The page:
No Risk of Heart Attack From Abacavir Seen By FDA

Federal drug safety reviewers have determined that there does not appear to be any link between side effects of abacavir, an HIV drug sold under the brand names Ziagen, Epzicom and Trizivir, and an increased risk of heart attacks. 

On Tuesday, the FDA issued an update on an ongoing safety review of abacavir, announcing that the agency had conducted a meta-analysis of 26 randomized clinical trials and found no association with increased risk of myocardial infarction, or heart attack.

Abacavir, which is the generic name for the medication Ziagen, is a potent nucleoside reverse transcriptase inhibitor used as an oral medication to treat AIDS and HIV. Other medications containing abacavir include Epzicom (abacavir and lamivudine) and Trizivir (abacavir, lamivudine and zidovudine).

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In the human body, abacavir converts into its active form, carbovir triphosphate, which is similar in form to deoxyguanosine triphosphate (dGTP), which is needed by HIV to synthesize DNA for self-replication. The enzyme reverse transcriptase mistakenly uses carbovir triphosphate instead of deoxyguanosine triphosphate to make DNA. This interferes with the enzyme’s activity and reduces the chances of successful replication of the virus. However, abacavir does not kill existing HIV nor is it a cure for HIV. It can be used alone or with other anti-HIV drugs.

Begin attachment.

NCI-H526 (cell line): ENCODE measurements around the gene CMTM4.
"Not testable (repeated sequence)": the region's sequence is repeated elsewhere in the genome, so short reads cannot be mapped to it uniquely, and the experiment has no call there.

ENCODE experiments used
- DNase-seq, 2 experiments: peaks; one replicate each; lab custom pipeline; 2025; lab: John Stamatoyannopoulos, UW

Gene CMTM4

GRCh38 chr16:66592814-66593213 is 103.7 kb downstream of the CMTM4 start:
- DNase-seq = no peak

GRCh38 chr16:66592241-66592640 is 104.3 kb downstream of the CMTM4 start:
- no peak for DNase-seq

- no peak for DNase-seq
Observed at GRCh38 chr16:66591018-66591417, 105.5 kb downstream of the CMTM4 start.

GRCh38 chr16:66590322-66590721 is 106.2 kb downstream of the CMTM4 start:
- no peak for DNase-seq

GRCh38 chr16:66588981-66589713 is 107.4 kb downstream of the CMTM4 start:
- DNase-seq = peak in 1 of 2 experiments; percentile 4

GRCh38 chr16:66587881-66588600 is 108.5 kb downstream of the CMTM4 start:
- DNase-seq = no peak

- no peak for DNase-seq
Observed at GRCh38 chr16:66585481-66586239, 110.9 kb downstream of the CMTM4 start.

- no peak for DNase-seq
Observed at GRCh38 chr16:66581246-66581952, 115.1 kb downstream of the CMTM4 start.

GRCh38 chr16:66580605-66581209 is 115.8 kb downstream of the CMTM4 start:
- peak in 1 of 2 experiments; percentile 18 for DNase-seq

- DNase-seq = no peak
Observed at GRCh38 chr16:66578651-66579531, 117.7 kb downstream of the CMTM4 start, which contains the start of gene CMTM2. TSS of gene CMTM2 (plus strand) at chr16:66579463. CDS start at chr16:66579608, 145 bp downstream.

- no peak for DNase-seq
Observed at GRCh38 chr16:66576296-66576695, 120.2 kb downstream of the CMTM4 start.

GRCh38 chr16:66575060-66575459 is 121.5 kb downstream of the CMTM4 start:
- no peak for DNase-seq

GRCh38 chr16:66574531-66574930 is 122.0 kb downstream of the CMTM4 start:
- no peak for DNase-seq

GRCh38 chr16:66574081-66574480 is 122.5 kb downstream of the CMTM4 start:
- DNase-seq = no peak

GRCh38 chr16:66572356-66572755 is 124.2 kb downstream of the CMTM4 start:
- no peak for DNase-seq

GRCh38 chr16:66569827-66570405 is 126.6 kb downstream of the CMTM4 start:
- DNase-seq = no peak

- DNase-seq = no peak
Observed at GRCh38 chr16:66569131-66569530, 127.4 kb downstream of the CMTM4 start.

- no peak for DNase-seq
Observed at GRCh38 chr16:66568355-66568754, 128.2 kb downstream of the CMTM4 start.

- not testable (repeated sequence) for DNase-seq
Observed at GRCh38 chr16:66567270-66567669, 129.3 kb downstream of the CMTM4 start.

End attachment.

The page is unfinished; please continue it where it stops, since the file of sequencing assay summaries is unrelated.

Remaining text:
The FDA began conducting its review of abacavir after a study of HIV drugs using data collected through 2007 suggested the drugs Videx (didanosine) and abacavir increased heart attack risk. Both are members of a class of drugs known as nucleoside reverse transcriptase inhibitors (NRTIs).

The randomized trials looked at a total of 9,868 subjects either on abacavir or a similar drug that did not contain abacavir. The FDA found a total of 46 reported heart attacks; 24 suffered by the group taking abacavir and 22 suffered by the group taking another drug. The FDA said the difference was statistically insignificant.

In July 2008, the FDA issued an abacavir health alert, warning that some users may suffer abacavir hypersensitivity. The use of medications containing abacavir is not being recommended for patients who test positive for the HLA-B*5701 allele, and the FDA indicates they should only be considered under exceptional circumstances when the potential benefit outweighs the risk.


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